Main image of article New App Lets Kids Code on a Nintendo Switch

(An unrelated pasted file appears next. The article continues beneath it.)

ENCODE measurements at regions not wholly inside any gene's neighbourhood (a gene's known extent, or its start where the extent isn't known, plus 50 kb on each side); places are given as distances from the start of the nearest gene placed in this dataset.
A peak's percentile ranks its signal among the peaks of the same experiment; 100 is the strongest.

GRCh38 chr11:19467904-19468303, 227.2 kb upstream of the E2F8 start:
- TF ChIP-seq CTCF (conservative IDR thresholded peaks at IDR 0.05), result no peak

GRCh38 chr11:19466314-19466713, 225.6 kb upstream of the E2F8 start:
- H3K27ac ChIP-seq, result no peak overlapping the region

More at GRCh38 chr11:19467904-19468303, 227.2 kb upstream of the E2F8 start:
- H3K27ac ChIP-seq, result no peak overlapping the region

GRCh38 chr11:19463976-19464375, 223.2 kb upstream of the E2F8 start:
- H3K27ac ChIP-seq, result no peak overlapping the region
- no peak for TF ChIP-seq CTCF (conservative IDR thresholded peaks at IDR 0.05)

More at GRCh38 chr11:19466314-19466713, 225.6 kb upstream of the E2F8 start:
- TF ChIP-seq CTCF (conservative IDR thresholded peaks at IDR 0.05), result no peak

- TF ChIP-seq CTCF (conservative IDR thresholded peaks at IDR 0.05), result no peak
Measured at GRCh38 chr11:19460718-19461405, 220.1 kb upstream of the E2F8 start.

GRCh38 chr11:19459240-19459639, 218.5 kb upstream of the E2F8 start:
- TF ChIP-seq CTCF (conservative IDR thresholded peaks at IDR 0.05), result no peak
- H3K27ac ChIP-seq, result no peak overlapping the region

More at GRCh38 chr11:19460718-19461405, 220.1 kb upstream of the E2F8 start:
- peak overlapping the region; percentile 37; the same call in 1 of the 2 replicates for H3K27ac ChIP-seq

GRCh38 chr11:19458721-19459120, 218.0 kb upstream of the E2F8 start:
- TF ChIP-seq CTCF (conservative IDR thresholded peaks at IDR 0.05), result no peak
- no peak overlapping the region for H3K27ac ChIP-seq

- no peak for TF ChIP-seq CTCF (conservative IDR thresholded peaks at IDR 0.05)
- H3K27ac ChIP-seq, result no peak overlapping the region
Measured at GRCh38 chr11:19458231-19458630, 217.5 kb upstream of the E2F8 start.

[caption id="attachment_142187" align="aligncenter" width="1100"] FUZE Code Studio FUZE Code Studio for Nintendo Switch[/caption] This Summer, a “game” for Nintendo Switch will allow kids to use the handheld device and controllers to program their own games. Called FUZE Code Studio, the app (we’re not sure what to call it, and neither does the company behind it) “requires no prior coding experience.” Learners can use it to create their own 2D and 3D experiences, and enjoy full hardware access to the Switch. APIs for the controllers will be baked into the in-app experience. FUZE says it will include a music synthesizer and speech engine for both music and voice, and there will be preloaded stock music and graphics for students. Bluetooth keyboard support is also available, should you want to move beyond the Switch’s tiny controllers. Code Studio is an interesting addition to the world of learning to code via a mobile device. It has a ton of tie-in for Nintendo; it accesses Switch hardware and lets kids write games specifically for the Switch. (In product shots, we see a brick-breaker game and a fairly typical IDE with lines of code.) It joins Swift Playgrounds as a coding experience aimed at kids with some hefty hardware support. Apple’s app lets anyone with an iPad learn the basics of code while familiarizing themselves with common Swift syntax and schemes. Though FUZE Code Studio seems to have its own on-screen keyboard meant for coding, a full-screen iPad keyboard is much better for this sort of thing. FUZE follows in the footsteps of Smile Basic, which has a somewhat clumsy coding app for the Nintendo 3DS. It’s also competing with several mobile apps for learning programming languages in a more traditional way, and the unknown number of developers who will be writing Playground files for Swift Playgrounds to expand on that platform. So far, there are few details on FUZE, so we’re not sure if outsiders will be able to tap into it, or if development will remain exclusive to the engineers at the company.